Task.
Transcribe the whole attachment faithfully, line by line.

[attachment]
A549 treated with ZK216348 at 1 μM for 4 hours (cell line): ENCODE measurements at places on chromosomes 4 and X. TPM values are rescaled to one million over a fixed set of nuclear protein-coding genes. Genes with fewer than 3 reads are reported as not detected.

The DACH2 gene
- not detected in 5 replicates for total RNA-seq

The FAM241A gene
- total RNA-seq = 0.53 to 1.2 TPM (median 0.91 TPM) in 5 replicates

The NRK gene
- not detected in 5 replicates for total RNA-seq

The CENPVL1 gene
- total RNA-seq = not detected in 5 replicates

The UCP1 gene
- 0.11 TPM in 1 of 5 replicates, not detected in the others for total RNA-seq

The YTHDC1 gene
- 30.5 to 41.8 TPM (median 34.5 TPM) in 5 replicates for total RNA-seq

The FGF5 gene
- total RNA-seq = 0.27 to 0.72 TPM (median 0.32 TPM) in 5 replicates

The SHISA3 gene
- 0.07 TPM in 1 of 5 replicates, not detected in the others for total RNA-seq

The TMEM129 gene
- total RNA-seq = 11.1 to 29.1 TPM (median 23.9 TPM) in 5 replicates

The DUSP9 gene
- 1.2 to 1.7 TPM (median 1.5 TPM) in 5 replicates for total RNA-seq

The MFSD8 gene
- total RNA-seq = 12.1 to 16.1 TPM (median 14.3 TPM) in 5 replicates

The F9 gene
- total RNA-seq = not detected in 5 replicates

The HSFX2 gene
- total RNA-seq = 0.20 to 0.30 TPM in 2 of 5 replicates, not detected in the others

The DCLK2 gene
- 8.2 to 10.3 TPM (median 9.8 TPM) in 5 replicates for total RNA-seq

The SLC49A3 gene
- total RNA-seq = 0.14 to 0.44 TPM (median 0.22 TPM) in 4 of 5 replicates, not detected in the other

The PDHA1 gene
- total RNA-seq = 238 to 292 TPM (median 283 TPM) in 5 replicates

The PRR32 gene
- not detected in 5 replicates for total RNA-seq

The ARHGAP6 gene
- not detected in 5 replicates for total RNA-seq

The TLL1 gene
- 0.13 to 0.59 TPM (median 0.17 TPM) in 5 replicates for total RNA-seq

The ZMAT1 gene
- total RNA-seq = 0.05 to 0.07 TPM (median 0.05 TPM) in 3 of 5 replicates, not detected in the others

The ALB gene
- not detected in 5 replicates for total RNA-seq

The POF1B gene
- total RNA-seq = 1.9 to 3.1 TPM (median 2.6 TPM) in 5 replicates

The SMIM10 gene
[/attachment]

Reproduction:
A549 treated with ZK216348 at 1 μM for 4 hours (cell line): ENCODE measurements at places on chromosomes 4 and X. TPM values are rescaled to one million over a fixed set of nuclear protein-coding genes. Genes with fewer than 3 reads are reported as not detected.

The DACH2 gene
- not detected in 5 replicates for total RNA-seq

The FAM241A gene
- total RNA-seq = 0.53 to 1.2 TPM (median 0.91 TPM) in 5 replicates

The NRK gene
- not detected in 5 replicates for total RNA-seq

The CENPVL1 gene
- total RNA-seq = not detected in 5 replicates

The UCP1 gene
- 0.11 TPM in 1 of 5 replicates, not detected in the others for total RNA-seq

The YTHDC1 gene
- 30.5 to 41.8 TPM (median 34.5 TPM) in 5 replicates for total RNA-seq

The FGF5 gene
- total RNA-seq = 0.27 to 0.72 TPM (median 0.32 TPM) in 5 replicates

The SHISA3 gene
- 0.07 TPM in 1 of 5 replicates, not detected in the others for total RNA-seq

The TMEM129 gene
- total RNA-seq = 11.1 to 29.1 TPM (median 23.9 TPM) in 5 replicates

The DUSP9 gene
- 1.2 to 1.7 TPM (median 1.5 TPM) in 5 replicates for total RNA-seq

The MFSD8 gene
- total RNA-seq = 12.1 to 16.1 TPM (median 14.3 TPM) in 5 replicates

The F9 gene
- total RNA-seq = not detected in 5 replicates

The HSFX2 gene
- total RNA-seq = 0.20 to 0.30 TPM in 2 of 5 replicates, not detected in the others

The DCLK2 gene
- 8.2 to 10.3 TPM (median 9.8 TPM) in 5 replicates for total RNA-seq

The SLC49A3 gene
- total RNA-seq = 0.14 to 0.44 TPM (median 0.22 TPM) in 4 of 5 replicates, not detected in the other

The PDHA1 gene
- total RNA-seq = 238 to 292 TPM (median 283 TPM) in 5 replicates

The PRR32 gene
- not detected in 5 replicates for total RNA-seq

The ARHGAP6 gene
- not detected in 5 replicates for total RNA-seq

The TLL1 gene
- 0.13 to 0.59 TPM (median 0.17 TPM) in 5 replicates for total RNA-seq

The ZMAT1 gene
- total RNA-seq = 0.05 to 0.07 TPM (median 0.05 TPM) in 3 of 5 replicates, not detected in the others

The ALB gene
- not detected in 5 replicates for total RNA-seq

The POF1B gene
- total RNA-seq = 1.9 to 3.1 TPM (median 2.6 TPM) in 5 replicates

The SMIM10 gene